In Pakistan, recent gains in union membership and expansion of worker support services reflect Solidarity Center efforts to promote worker rights through programs and training that address union strengthening, legal and technical education, gender equality and communications outreach.
Between 2010-2016, membership in Pakistan unions with which the Solidarity Center engaged increased from 134,801 to 146,724, and through improved financial management, unions gained resources and bargaining power to initiate social services such as medical assistance for accidents, legal support and marriage grants, and negotiate higher wages and improved benefits.
Key to these advances are Solidarity Center trainings enabling unions to maximize their resources. Improving financial stewardship strengthens the broader Pakistani labor movement and expands the range of unions’ options for achieving workers’ rights in Pakistan.
More Union Resources = Wins for Workers
Some 88 unions participated in the training sessions, and subsequent reforms led to $400,000 in increased funding, a resource that will further expand. The additional resources have enabled unions in Pakistan to undertake a range of projects, including building a state of the art medical burn center in Peshawar to serve members who work at the Water and Power Development Authority in Khyber Pakhtunkhwa.
The burn center, which is in the planning stage, will also further enhance the union’s financial management by reducing health coverage costs the union incurs when injured workers seek care at distant hospitals. The union also aims to construct a research and residential training institute for workers in Peshawar with ongoing occupational safety and health training.
At the Capital Development Authority in Islamabad, additional financial resources enabled the employees’ union to wage a successful campaign to shift 5,400 contract staff to permanent positions. Most of the contracted-out workers had served the organization for years but their temporary status meant they did not receive the same wages and benefits as full-time employees.
Through its additional resources, the Oil & Gas Development Corporation Limited Employees Union successfully delayed the government’s efforts to meet International Monetary Fund priorities by privatizing the oil and gas industry.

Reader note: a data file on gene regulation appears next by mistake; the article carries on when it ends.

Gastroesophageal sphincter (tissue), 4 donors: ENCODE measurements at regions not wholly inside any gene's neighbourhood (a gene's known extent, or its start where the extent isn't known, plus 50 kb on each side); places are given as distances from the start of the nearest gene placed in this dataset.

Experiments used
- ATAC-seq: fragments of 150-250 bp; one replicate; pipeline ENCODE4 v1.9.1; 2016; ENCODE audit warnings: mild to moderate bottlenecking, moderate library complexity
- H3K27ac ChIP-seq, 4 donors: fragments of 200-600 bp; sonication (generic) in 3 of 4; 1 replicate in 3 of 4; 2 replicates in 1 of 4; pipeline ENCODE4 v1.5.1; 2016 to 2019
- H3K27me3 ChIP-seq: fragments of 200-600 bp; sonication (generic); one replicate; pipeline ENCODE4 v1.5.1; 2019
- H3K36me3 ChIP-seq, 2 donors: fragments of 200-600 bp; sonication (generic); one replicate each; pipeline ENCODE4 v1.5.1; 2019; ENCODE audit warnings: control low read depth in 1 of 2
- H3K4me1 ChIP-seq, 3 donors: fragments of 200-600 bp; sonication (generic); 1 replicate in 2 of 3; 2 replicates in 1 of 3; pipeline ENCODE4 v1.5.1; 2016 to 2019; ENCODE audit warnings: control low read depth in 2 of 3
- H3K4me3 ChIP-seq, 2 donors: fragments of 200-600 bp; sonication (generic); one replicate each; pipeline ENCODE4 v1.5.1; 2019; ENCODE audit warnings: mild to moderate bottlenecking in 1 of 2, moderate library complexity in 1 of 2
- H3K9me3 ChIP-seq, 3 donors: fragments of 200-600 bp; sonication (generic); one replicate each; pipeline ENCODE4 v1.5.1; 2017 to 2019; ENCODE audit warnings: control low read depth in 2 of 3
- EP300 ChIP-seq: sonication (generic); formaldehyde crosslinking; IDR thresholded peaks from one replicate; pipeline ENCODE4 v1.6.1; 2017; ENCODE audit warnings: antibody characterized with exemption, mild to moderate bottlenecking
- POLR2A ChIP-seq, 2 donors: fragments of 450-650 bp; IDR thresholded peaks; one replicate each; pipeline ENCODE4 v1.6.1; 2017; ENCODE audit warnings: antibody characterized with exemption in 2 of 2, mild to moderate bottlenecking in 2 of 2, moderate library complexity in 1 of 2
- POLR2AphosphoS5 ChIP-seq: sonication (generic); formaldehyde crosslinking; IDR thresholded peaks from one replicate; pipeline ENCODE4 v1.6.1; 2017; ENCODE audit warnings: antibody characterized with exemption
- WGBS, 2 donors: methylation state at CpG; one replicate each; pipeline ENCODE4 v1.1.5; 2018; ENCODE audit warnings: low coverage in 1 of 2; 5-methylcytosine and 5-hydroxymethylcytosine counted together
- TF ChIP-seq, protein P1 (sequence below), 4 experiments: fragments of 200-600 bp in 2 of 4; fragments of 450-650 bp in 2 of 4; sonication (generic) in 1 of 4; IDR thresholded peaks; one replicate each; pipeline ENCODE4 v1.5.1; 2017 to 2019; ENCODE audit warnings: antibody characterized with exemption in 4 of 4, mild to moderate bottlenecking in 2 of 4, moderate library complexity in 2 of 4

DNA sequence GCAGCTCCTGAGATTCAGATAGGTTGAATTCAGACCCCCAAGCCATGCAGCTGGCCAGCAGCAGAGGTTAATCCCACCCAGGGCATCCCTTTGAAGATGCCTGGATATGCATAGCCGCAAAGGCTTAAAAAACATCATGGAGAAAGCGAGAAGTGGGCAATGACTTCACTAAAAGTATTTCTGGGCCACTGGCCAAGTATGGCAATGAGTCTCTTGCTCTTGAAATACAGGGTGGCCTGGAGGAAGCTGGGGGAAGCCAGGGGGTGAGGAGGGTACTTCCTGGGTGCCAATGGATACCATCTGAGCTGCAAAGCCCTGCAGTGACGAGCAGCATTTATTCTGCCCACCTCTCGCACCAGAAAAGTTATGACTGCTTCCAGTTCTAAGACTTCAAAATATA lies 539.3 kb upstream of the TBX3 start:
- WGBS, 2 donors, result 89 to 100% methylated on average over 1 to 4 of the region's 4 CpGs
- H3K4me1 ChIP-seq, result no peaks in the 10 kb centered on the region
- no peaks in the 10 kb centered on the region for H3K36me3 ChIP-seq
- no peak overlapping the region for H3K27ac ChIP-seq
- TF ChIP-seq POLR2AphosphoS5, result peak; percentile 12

“The Solidarity Center feels proud and privileged to have had the opportunity to deeply engage with unions and built the institutional capacity of a few labor unions that, in turn, instituted dues reforms and benefitted their workers by enhanced and improved services at the plant level,” says Nighat Immad, Solidarity Center manager for Monitoring, Evaluation and Reporting in Pakistan.
“There is a need for resources to flow up the structures enabling respective labor federations to play their due role at national and international level,” she says.
Cutting-Edge Training on Combatting Gender Inequality at Work
Although 1.8 million workers belong to 945 trade unions in the country, according to an independent research conducted by a group of national and international researchers, those figures translate to roughly three percent of workers in Pakistan represented by unions. Half of the 61 million workers in Pakistan toil in the agricultural sector, and so are not covered by the country’s labor laws.
Recent changes in the country’s governance structure have devolved more legal authority to its provinces, and Pakistan’s unions, with support from the Solidarity Center and other labor organizations, have contributed to passage of the Federal Industrial Relations Act and other measures to improve working conditions.
Solidarity Center staff in Pakistan also conducts cutting-edge training on combating gender inequality in the workplace, and helped spearhead the Trade Union Female Forum (TUFF), an empowerment and training network for women. Plans to expand TUFF to media workers are part of the Solidarity Center’s media workers and journalist union-focused training that addresses safety, gender equality, legislation and legal aid.
In Pakistan, journalists often don’t see themselves as workers, and so do not advocate for their rights, says Immad Ashraf, acting country program director for the Solidarity Center in Pakistan. “Usually you only find blue-collar workers who recognize themselves as being the labor force, and that is exploited by the employers.”
Along with training and education awareness, Solidarity Center in Pakistan communicates with union members and the broader public through Labor Watch Pakistan, which covers such worker rights issues as child labor, minimum wages and gender discrimination through news stories, videos and sections on labor law and international labor standards.